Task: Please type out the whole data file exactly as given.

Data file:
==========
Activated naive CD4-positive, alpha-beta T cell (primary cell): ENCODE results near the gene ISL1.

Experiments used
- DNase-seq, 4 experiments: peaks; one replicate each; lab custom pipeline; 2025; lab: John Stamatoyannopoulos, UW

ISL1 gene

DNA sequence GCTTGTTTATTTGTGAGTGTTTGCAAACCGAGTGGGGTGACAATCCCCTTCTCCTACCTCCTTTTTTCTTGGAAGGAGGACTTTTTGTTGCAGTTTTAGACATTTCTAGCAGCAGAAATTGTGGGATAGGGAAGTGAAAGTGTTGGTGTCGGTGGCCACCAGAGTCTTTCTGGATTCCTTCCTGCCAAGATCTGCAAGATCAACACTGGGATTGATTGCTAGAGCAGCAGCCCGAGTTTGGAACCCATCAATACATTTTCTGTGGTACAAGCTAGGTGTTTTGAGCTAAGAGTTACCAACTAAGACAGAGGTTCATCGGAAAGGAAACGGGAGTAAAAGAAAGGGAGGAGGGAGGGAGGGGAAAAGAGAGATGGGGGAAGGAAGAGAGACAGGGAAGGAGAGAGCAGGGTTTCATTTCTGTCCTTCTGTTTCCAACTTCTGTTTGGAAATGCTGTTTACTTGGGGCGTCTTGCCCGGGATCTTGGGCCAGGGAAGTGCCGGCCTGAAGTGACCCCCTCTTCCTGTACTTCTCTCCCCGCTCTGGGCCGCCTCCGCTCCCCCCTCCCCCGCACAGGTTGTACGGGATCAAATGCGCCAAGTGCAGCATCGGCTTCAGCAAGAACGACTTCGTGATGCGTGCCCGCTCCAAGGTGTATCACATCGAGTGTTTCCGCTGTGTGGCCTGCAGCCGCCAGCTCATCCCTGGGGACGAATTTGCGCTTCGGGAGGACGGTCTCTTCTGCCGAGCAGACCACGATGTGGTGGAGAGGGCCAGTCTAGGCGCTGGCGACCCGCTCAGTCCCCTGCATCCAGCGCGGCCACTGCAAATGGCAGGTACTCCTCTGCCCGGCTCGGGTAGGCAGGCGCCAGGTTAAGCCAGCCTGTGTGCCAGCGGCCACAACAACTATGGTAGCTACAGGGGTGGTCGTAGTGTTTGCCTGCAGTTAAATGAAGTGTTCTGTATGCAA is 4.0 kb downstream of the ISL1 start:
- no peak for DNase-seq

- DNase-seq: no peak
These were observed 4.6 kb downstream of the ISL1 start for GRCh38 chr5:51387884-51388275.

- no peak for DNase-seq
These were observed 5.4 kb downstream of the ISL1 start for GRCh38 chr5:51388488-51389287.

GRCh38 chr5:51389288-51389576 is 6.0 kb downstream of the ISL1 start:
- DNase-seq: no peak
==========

Activated naive CD4-positive, alpha-beta T cell (primary cell): ENCODE results near the gene ISL1.

Experiments used
- DNase-seq, 4 experiments: peaks; one replicate each; lab custom pipeline; 2025; lab: John Stamatoyannopoulos, UW

ISL1 gene

DNA sequence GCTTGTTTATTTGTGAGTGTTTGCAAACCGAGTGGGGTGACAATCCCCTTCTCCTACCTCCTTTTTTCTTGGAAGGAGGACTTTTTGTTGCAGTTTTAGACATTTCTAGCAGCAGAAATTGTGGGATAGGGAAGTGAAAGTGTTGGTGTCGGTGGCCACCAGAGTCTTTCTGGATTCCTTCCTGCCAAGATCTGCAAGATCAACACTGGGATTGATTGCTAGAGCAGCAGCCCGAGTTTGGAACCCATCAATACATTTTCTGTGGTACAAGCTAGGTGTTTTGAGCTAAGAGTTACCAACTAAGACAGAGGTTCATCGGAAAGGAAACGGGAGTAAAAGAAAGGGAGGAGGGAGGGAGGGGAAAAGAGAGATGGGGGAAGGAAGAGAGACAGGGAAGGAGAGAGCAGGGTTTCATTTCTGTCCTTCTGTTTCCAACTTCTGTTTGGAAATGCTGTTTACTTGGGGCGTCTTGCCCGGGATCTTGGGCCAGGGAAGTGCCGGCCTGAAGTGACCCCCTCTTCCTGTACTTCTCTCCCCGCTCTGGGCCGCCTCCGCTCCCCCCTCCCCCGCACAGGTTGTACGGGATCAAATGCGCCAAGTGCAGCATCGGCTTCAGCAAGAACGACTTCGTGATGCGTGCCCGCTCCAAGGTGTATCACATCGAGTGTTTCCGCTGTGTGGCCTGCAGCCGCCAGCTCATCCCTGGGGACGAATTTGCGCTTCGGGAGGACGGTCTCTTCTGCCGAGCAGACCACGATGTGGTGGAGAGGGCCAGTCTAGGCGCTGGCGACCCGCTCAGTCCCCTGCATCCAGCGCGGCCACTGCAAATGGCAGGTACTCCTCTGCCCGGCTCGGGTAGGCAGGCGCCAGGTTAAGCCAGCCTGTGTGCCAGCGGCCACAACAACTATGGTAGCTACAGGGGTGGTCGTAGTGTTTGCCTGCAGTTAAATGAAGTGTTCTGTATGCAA is 4.0 kb downstream of the ISL1 start:
- no peak for DNase-seq

- DNase-seq: no peak
These were observed 4.6 kb downstream of the ISL1 start for GRCh38 chr5:51387884-51388275.

- no peak for DNase-seq
These were observed 5.4 kb downstream of the ISL1 start for GRCh38 chr5:51388488-51389287.

GRCh38 chr5:51389288-51389576 is 6.0 kb downstream of the ISL1 start:
- DNase-seq: no peak